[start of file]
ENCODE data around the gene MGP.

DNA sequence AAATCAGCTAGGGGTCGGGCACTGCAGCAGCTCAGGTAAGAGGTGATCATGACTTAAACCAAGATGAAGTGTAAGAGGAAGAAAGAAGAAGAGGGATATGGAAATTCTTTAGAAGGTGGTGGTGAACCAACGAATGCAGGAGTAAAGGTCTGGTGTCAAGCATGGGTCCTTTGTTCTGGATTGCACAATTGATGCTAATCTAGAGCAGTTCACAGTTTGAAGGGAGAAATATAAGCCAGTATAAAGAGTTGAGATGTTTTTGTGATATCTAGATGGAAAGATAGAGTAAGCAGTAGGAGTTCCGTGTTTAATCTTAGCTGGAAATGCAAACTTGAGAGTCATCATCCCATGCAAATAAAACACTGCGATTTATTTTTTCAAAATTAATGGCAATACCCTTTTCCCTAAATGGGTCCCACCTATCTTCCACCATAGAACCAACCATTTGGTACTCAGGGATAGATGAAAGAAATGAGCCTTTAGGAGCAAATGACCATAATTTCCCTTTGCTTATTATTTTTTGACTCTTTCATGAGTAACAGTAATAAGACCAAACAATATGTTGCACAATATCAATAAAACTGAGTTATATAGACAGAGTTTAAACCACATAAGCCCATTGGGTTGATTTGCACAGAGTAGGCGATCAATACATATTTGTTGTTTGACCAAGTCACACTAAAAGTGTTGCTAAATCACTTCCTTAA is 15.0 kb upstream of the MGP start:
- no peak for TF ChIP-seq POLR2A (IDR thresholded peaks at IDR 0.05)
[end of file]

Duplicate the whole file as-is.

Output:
ENCODE data around the gene MGP.

DNA sequence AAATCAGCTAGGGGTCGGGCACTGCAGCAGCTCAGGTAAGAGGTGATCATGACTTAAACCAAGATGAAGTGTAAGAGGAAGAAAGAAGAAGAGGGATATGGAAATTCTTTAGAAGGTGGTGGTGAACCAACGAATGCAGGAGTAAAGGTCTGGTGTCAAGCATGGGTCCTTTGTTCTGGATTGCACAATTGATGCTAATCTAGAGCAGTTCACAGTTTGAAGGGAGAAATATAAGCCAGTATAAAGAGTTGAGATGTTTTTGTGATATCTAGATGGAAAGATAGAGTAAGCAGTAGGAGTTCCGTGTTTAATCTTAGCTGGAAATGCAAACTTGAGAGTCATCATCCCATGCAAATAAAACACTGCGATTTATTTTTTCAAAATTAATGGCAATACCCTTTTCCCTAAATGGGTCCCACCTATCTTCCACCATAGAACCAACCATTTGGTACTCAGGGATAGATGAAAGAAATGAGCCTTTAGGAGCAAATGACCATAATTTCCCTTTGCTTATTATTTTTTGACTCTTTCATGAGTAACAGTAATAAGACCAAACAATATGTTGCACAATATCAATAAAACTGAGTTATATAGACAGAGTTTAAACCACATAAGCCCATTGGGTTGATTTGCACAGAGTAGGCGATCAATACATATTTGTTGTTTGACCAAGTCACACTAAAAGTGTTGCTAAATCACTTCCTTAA is 15.0 kb upstream of the MGP start:
- no peak for TF ChIP-seq POLR2A (IDR thresholded peaks at IDR 0.05)